Nashville Mayor John Cooper lays out city's phased reopening plan

Mayor John Cooper has announced the city's four-phase economic reopening plan. (Courtesy Jake Matthews/Visit Music City)
Mayor John Cooper has announced the city's four-phase economic reopening plan. (Courtesy Jake Matthews/Visit Music City)

Mayor John Cooper has announced the city's four-phase economic reopening plan. (Courtesy Jake Matthews/Visit Music City)

Metro Nashville John Cooper and city health officials announced April 23 the city's four-part reopening plan, which relies on the downward trend or flattening of new reported cases for 14 days before advancing to the next phase.

According to Cooper, it is possible the city could begin reopening its economy in phases beginning in early May. The first phase would allow commercial businesses, including restaurants and retail stores, to operate at half capacity, while bars, hair salons, gyms and entertainment venues would remain closed.

"Each of the four phases in this public health framework contains clear metrics to determine when certain parts of our economy will reopen, including triggers that could require us all to revert to an earlier phase of the plan to protect our community and ensures that our area health providers do not become overwhelmed by a spike in in COVID-19 cases," Cooper said during the press conference. "Every Nashvillian feels an urge to return to business as normal. Many livelihoods depend on it. But business owners, employees and customers alike should trust that places of business ... throughout Nashville are safe."

The city's strategy to allow nonessential businesses to begin reopening is contingent on three factors: a rate of transmission of less than one, meaning each COVID-19 patient does not infect more than one person; a downward trend of documented cases within a 14-day period; and the amount of testing supplies and personal protective equipment the city has on hand.

If there is a rise in cases during any of the phases, the city will revert to an earlier phase or establish stricter social distancing guidelines, according to the plan.


Nashville remains under a safer-at-home order, meaning all nonessential businesses will stay closed, and restaurants and bars can only offer takeout and delivery services. While Cooper has not yet set a date for when Nashville will advance to the first reopening phase, he announced at a press conference April 21 that he will likely extend the safer-at-home order expiring April 24 through May 1 to help limit the spread of coronavirus in the region.

As of April 23, local health officials have announced 2,144 confirmed cases of coronavirus in Davidson County, an increase of 182 cases in the last 24 hours. Of the total confirmed cases, 1,076 residents have recovered from the virus.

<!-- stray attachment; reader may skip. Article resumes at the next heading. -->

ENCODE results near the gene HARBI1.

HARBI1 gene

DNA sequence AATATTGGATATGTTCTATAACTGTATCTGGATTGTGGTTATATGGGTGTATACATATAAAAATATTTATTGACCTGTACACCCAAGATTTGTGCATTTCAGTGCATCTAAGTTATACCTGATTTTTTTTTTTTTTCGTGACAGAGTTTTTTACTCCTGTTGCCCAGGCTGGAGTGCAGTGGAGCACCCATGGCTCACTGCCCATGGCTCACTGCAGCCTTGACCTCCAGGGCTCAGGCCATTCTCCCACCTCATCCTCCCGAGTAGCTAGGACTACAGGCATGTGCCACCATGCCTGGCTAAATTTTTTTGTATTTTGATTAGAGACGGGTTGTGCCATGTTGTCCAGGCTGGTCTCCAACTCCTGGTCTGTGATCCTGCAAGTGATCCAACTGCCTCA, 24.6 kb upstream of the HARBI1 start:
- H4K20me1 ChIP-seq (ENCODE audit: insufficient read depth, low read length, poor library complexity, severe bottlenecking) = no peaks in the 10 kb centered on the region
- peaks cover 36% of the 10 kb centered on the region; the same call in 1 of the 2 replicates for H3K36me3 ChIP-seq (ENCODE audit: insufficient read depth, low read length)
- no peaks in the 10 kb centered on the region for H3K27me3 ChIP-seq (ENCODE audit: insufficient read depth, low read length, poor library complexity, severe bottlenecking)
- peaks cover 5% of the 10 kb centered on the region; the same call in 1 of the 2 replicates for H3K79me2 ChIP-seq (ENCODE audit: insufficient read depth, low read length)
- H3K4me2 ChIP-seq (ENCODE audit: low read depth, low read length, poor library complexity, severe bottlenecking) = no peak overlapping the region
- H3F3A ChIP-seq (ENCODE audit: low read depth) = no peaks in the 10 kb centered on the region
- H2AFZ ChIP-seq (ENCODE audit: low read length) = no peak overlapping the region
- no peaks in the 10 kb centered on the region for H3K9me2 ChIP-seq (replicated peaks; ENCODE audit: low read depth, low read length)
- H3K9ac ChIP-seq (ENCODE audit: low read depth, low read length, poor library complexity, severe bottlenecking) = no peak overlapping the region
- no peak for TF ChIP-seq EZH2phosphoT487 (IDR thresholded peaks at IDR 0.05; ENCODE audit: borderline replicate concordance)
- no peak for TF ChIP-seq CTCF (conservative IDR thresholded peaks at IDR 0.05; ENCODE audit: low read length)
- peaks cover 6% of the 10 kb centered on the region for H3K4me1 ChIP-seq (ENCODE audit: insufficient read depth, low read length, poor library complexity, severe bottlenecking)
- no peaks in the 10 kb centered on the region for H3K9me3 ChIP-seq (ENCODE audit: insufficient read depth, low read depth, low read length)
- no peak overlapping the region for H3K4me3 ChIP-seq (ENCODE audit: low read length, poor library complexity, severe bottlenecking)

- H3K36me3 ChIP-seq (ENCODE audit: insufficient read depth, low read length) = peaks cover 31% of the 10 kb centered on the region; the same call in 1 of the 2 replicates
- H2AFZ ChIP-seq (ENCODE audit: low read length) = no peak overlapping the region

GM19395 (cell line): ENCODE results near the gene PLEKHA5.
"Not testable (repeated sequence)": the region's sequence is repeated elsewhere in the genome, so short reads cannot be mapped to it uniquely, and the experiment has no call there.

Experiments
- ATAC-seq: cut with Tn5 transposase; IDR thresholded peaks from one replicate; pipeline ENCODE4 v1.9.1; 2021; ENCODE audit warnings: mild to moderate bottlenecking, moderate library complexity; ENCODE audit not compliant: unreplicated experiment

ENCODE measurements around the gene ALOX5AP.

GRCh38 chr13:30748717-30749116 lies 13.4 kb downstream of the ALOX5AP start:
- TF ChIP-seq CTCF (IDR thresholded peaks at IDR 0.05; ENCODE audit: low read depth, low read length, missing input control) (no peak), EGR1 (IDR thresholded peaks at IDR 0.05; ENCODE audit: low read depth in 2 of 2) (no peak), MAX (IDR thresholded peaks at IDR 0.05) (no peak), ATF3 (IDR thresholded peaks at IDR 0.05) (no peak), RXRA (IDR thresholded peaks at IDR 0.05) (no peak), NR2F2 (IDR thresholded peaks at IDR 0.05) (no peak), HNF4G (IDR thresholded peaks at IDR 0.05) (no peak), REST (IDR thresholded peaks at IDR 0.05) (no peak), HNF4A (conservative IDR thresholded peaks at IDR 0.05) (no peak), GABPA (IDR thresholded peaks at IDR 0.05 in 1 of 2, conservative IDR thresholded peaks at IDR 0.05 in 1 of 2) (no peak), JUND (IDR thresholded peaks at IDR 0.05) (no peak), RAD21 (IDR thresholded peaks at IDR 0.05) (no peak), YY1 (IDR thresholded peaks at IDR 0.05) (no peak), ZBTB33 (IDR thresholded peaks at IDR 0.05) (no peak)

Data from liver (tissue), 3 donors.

"Having [182] cases in one day doesn't help our 14-day trend, but the great thing is we've had low numbers the past many days," said Dr. Alex Jahangir, Metro Coronavirus Task Force chairperson. "Our 14-day trend is still stable, even with [182] cases in one day. Now, if we have another 180 tomorrow [and] another 180 cases the day after, that 14-day trend becomes a problem. ... [But] right now, we're looking good."

Officials have established the following measures as part of the four-part reopening plan.

Phase 1

  • Retail stores and restaurants will be allowed to open at 50% capacity. Surfaces must be frequently cleaned.

  • Residents should wear masks in public.

  • Gatherings of 10 or more people will not allowed.

  • Routine and elective procedures will be permitted for residents under 70.


Phase 2


  • Retail stores and restaurants may operate at 75% capacity. Hair and nail salons may reopen by appointment only.

  • Small gatherings will be allowed for up to 50 people.

  • Residents should keep wearing masks in public.

  • Routine and elective procedures will be permitted for all age groups.

  • Residents should work from home if possible.


Phase 3


  • Retail stores and restaurants will be allowed to operate at full capacity, while bars and entertainment venues may open at 50% capacity. Hair and nail salons may operate by appointment only.

  • Gyms may reopen with social distancing measures in place.

  • Gatherings of 100 or more people will be allowed.

  • Residents should work from home if possible.


Phase 4


  • Bars and entertainment venues will be allowed to operate at full capacity. Surfaces must be frequently cleaned.

  • Hair and nail salons may operate by appointment only.

  • Residents will be encouraged to wear masks in public, but it will not be required.



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